Western blot assay

Protein was extracted form threated cells. Separated the protein by using a 10% SDS-polyacrylamide gel, and transferred the separated protein on to a PVDF membrane. Blocked the transferred PVDF membrane with block buffer for 1 h and incubated the membrane with primary antibody (IL-8, β-actin) for 2 hours. Washing the PVDF membrane with TBST for 3 times and incubated the membranes with second antibody for 1 h. Washing the PVDF membrane with TBST for 3 times and the proteins were examined by using ECL chemiluminescence and exposed to x-ray film.

Real-time PCR assay

Using 1 μl of the synthesized cDNA as template, the PCR reaction system consisted of 2X Buffer 10 μl, 20X EvaGreen dye 0.6μl, Taq polymerase 0.3 μl (5 Unit), double-distilled water 6.9 μl, 10 μmol/L upstream and downstream primer 0.6 μl each. PCR procedures were as follows: predenaturation at 95°C for 5 min, denaturation at 95°C for 15 s, annealing at 50°C for 15 s, extension at 72°C for 20 s, fluorescence detection at 76°C for 3 s, for 40 cycles. Upstream primer of IL-8 was 5’-CATACTCCAAACCTTTCCACC-3’, and the downstream primer was 5’- AAACTTCTCCACAACCCTCTG-3’. The length of the amplified fragment was 112 bp. PCR products were analysed by 1.5% non-denaturing agarose gel electrophoresis. The hybridized microarray was scanned with a LuxScan 10 KA two-stand laser scanner.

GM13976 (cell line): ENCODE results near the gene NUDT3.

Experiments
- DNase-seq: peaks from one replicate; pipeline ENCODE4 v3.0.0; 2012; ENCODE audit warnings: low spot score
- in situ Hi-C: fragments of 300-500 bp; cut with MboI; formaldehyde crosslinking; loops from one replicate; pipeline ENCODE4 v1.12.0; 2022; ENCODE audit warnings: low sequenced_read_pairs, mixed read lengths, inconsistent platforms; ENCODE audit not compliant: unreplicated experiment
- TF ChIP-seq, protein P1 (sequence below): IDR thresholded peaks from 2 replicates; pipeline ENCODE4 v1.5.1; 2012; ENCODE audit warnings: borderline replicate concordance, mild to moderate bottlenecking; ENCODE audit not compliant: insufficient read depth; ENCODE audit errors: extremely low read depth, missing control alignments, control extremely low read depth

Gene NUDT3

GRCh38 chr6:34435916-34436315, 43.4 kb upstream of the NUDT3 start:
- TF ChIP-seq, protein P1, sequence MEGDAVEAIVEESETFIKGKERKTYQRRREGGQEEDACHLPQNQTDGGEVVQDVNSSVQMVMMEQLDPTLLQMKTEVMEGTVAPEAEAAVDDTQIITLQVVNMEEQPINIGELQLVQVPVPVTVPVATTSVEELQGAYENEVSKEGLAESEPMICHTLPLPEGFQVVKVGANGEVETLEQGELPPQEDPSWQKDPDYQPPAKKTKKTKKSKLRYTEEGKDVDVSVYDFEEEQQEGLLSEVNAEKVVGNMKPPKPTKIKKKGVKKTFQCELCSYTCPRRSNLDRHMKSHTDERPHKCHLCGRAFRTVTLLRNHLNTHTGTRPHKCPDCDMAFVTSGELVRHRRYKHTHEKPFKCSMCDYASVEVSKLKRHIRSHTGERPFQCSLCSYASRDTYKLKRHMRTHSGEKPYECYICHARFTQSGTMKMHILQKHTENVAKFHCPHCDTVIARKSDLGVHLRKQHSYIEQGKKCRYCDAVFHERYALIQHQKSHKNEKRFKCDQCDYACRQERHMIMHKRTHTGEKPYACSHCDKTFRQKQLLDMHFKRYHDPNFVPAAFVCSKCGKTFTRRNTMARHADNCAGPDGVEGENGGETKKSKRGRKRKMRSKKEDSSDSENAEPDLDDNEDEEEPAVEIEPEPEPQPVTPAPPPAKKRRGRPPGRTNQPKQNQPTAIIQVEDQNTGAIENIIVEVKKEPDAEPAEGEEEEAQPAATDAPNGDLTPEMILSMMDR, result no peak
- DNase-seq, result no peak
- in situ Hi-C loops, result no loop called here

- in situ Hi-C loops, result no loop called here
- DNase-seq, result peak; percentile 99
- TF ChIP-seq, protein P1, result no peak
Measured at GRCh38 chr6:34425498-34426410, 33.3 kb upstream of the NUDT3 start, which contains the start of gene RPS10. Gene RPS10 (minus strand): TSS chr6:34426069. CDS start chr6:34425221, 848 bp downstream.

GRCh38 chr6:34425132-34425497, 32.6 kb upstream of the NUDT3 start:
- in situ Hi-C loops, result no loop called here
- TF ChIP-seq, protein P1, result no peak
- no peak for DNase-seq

ELISA assay

For ELISA detection, 100 μl of sample and standard was added, respectively, and left at 37°C for 90 min. Then 100 μl of biotinylated antibodies was added and left at 37°C for 60 min. The wells were washed with PBS for three times before reacting with 100 μl of ABC at 37°C for 30 min. The wells were further washed with PBS for five times and reacted with TMB at 37°C for 10-15 min. Stop solution was added and the OD value was measured with a microplate reader.

Statistical analysis

Results were reported as mean ± standard deviation. The mean values among groups were statistically compared by using ttest. p<0.05 was considered as a level of statistical significance.


Microarray analysis